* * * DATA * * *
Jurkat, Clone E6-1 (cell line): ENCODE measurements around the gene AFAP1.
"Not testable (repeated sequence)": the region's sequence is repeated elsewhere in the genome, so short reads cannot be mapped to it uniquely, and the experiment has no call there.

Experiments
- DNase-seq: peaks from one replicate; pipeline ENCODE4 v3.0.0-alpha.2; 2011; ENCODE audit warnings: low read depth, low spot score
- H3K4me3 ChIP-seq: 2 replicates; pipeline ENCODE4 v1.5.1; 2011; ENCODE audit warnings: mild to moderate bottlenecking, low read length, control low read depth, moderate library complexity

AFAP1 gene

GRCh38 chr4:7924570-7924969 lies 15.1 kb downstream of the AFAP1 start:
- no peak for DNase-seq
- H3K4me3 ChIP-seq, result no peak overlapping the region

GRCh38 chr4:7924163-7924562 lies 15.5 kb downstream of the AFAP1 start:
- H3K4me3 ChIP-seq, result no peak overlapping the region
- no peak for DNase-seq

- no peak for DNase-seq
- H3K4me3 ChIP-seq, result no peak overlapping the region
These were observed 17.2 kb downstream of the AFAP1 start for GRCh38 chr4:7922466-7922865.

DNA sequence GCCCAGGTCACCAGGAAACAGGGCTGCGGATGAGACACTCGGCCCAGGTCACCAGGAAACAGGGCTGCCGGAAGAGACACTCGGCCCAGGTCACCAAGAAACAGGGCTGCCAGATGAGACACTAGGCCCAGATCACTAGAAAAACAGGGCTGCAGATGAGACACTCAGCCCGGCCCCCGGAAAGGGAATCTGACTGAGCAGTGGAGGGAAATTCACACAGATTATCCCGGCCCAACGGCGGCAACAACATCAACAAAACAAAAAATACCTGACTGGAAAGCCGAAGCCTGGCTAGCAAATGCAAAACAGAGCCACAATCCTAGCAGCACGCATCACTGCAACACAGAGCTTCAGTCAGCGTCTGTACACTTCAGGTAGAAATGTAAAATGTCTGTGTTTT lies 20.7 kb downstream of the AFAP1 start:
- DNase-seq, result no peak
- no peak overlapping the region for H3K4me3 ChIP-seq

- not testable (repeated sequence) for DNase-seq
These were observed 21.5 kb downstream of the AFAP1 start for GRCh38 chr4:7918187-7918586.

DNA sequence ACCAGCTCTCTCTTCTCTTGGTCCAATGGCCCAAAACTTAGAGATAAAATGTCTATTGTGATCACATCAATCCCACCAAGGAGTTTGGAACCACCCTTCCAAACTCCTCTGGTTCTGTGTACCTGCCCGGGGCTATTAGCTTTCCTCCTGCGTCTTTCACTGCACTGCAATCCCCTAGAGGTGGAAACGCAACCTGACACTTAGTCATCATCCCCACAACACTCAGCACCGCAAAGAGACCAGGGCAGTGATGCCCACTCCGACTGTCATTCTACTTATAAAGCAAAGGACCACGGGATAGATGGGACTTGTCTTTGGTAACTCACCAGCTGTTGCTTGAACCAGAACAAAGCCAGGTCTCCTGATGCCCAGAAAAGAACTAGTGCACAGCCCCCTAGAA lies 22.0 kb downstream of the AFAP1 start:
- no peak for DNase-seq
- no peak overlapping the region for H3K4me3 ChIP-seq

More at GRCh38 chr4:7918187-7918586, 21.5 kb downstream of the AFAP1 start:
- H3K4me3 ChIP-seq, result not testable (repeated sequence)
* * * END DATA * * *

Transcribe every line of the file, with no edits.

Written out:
Jurkat, Clone E6-1 (cell line): ENCODE measurements around the gene AFAP1.
"Not testable (repeated sequence)": the region's sequence is repeated elsewhere in the genome, so short reads cannot be mapped to it uniquely, and the experiment has no call there.

Experiments
- DNase-seq: peaks from one replicate; pipeline ENCODE4 v3.0.0-alpha.2; 2011; ENCODE audit warnings: low read depth, low spot score
- H3K4me3 ChIP-seq: 2 replicates; pipeline ENCODE4 v1.5.1; 2011; ENCODE audit warnings: mild to moderate bottlenecking, low read length, control low read depth, moderate library complexity

AFAP1 gene

GRCh38 chr4:7924570-7924969 lies 15.1 kb downstream of the AFAP1 start:
- no peak for DNase-seq
- H3K4me3 ChIP-seq, result no peak overlapping the region

GRCh38 chr4:7924163-7924562 lies 15.5 kb downstream of the AFAP1 start:
- H3K4me3 ChIP-seq, result no peak overlapping the region
- no peak for DNase-seq

- no peak for DNase-seq
- H3K4me3 ChIP-seq, result no peak overlapping the region
These were observed 17.2 kb downstream of the AFAP1 start for GRCh38 chr4:7922466-7922865.

DNA sequence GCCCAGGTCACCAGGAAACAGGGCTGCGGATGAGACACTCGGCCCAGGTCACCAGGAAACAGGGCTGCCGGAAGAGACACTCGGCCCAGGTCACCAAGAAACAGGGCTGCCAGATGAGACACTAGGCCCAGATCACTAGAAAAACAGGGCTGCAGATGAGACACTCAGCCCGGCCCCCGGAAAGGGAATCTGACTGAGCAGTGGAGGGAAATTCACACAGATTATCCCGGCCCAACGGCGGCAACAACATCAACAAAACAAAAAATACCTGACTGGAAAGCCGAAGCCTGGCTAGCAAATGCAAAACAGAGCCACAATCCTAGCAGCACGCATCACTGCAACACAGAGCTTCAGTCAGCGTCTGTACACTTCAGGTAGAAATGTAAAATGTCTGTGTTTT lies 20.7 kb downstream of the AFAP1 start:
- DNase-seq, result no peak
- no peak overlapping the region for H3K4me3 ChIP-seq

- not testable (repeated sequence) for DNase-seq
These were observed 21.5 kb downstream of the AFAP1 start for GRCh38 chr4:7918187-7918586.

DNA sequence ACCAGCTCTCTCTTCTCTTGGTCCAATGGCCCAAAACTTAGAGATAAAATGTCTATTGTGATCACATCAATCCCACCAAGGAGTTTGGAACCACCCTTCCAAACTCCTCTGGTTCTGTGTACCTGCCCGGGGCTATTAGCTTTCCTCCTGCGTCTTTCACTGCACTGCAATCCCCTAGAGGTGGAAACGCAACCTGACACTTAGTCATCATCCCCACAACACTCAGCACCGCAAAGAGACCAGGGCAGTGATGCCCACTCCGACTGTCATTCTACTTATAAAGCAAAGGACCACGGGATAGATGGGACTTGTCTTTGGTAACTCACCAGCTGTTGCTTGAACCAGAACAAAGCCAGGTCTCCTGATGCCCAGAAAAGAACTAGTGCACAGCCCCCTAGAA lies 22.0 kb downstream of the AFAP1 start:
- no peak for DNase-seq
- no peak overlapping the region for H3K4me3 ChIP-seq

More at GRCh38 chr4:7918187-7918586, 21.5 kb downstream of the AFAP1 start:
- H3K4me3 ChIP-seq, result not testable (repeated sequence)